The value of mentoring
Mentoring is a process which involves a lot of reflection and open conversation to help you achieve your career goals. In the last 6 years, I have had many different mentors. Maria is a successful professional in the finance space. Valia, whom I met through a professional women’s network, is a mother of two, with a career in sales and marketing, and was making a career move when she was mentoring me. David is working for a big tech company, running its academy. Each mentor has played an important role in shaping my professional development. Today, I would like to share some of my lessons learnt with you.
Impress your peers
A few years ago, I received an email from an old boss asking my opinion on an old colleague of mine and whether he should consider hiring her. I mentioned with surprise the email to Maria, and through open discussions with her, I came to a very powerful realisation; I had always focused on impressing the senior leaders of my company, through the quality of my work. Yet, for every senior leader in a business, you can find at least 10 peers you work with regularly. Your network will increase tenfold overnight.
Impress your peers through your collaborative nature. They are the ones who will be giving the ‘silent’ recommendations for your next jobs.
Imagine having a weighing scale, and on one side you have ‘high learning opportunity’ and on the other side ‘high salary’. That was the dilemma I faced when evaluating two offers I received, three years ago. Maria was very clear which one I should choose. She said ‘you are at the start of your career; don’t make a decision based on the salary you will earn today. Choose the one opportunity that will equip you best to get the compensation you are aiming for in your next role’. And I got the salary I wanted, a year later, in the ‘high learning opportunity’ company. If it is year 0-5 of your career, always aim for maximising your learning experience. It will have the highest long-term ROI: f(learning) = future salary.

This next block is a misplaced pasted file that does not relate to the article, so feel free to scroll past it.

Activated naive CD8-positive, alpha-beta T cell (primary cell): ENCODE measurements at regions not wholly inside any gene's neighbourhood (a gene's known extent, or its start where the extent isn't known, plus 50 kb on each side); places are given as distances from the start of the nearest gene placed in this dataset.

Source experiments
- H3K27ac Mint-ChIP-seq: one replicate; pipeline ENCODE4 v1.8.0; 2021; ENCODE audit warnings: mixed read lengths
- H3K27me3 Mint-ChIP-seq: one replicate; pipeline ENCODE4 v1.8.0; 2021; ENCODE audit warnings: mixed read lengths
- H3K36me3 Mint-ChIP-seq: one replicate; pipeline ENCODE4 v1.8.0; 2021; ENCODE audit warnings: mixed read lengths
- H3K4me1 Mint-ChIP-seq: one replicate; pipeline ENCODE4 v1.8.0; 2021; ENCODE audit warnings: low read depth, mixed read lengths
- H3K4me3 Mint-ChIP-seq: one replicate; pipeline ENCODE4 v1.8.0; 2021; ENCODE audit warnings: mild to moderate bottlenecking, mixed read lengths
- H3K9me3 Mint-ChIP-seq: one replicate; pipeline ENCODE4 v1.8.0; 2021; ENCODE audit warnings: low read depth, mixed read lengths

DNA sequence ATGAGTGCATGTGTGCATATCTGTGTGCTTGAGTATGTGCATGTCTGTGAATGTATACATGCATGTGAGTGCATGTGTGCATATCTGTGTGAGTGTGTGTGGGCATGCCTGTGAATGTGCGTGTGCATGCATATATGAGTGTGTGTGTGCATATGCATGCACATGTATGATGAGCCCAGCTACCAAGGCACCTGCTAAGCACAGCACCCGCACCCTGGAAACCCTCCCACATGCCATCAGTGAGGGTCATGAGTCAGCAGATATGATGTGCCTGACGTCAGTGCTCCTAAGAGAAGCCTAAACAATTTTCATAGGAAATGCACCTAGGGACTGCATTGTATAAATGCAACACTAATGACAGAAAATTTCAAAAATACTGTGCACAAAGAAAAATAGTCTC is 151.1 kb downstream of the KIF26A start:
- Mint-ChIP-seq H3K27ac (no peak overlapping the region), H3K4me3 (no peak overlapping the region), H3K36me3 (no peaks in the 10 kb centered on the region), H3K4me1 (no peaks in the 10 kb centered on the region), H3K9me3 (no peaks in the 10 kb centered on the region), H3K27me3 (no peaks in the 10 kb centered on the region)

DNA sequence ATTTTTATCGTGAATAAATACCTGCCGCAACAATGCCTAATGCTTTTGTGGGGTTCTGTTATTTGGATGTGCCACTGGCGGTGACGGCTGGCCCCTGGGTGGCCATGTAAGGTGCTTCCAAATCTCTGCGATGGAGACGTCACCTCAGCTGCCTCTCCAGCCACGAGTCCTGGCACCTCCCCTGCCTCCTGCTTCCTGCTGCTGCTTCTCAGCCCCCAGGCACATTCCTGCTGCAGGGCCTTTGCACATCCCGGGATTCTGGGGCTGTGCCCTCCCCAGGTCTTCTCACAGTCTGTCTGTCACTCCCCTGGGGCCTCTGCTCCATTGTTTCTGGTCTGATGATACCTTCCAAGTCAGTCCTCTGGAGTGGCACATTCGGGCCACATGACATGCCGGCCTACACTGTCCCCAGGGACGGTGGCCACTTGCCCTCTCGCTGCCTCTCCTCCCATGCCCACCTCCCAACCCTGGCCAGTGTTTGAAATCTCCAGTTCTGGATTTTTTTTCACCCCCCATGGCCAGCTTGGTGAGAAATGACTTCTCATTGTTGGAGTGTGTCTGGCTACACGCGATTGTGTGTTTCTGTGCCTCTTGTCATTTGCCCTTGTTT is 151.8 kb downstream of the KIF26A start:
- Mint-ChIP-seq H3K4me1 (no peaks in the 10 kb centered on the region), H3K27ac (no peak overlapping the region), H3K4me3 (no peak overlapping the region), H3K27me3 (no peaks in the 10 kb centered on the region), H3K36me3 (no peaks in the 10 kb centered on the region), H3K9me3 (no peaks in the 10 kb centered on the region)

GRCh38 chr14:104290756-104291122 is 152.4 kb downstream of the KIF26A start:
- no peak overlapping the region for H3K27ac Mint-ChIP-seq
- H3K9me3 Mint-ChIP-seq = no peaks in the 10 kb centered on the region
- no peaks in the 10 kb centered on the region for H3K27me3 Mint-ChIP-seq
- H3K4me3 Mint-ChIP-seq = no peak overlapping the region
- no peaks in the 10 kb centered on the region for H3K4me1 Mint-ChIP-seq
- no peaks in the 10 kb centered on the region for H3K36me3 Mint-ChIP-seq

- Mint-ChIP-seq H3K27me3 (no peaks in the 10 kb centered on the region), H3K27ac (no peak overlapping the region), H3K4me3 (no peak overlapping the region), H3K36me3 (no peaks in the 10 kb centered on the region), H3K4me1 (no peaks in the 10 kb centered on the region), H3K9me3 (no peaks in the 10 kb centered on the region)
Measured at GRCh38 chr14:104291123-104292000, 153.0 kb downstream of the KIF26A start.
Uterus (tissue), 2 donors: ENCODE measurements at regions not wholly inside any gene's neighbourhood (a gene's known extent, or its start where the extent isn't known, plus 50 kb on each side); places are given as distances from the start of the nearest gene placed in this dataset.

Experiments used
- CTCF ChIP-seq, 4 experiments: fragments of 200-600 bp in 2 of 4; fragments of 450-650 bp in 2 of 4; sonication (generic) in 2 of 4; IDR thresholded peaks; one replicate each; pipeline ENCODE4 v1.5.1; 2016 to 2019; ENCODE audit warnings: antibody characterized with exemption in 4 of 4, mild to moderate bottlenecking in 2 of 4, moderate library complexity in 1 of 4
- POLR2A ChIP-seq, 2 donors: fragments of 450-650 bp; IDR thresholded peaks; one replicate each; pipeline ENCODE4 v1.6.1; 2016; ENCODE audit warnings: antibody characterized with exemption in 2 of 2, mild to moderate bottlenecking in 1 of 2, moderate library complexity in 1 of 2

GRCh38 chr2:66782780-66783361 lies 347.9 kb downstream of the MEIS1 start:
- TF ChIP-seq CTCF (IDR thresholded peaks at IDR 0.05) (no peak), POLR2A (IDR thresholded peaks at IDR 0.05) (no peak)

When I met Valia, I was looking to switch companies. She was very open with her network and introduced me to many different people. It was a very interesting journey, as I was exposed to a variety of businesses and industries. This helped me understand what I liked and what I didn’t, which opportunities to go for, and which ones not to. Choose a generous mentor. Generous with his/her network, generous with sharing his/her experiences with you. You want them to make a mark in your career development.
Pay it forward
I met David at a panel event at Imperial College Business School. I found him very inspiring and I asked him to mentor me. A couple of hours later, I received a message from him: ‘Sure, I’d be happy to’. Although at the time he didn’t know me well enough, he was very generous with his time. Now, I have myself become a mentor of bright and highly motivated women leaders of the future, through a great programme that the Women in Tech club of LBS put together. So, never be afraid to ask someone to be your mentor, and always pay it forward. It’s important to pass on your career learnings. It gives hope when others know someone else has gone through what they are going through. It creates a safe space for open and honest conversation. It cultivates a sense of continuous self-improvement, which is very much needed in our times, both in professional and personal relationships.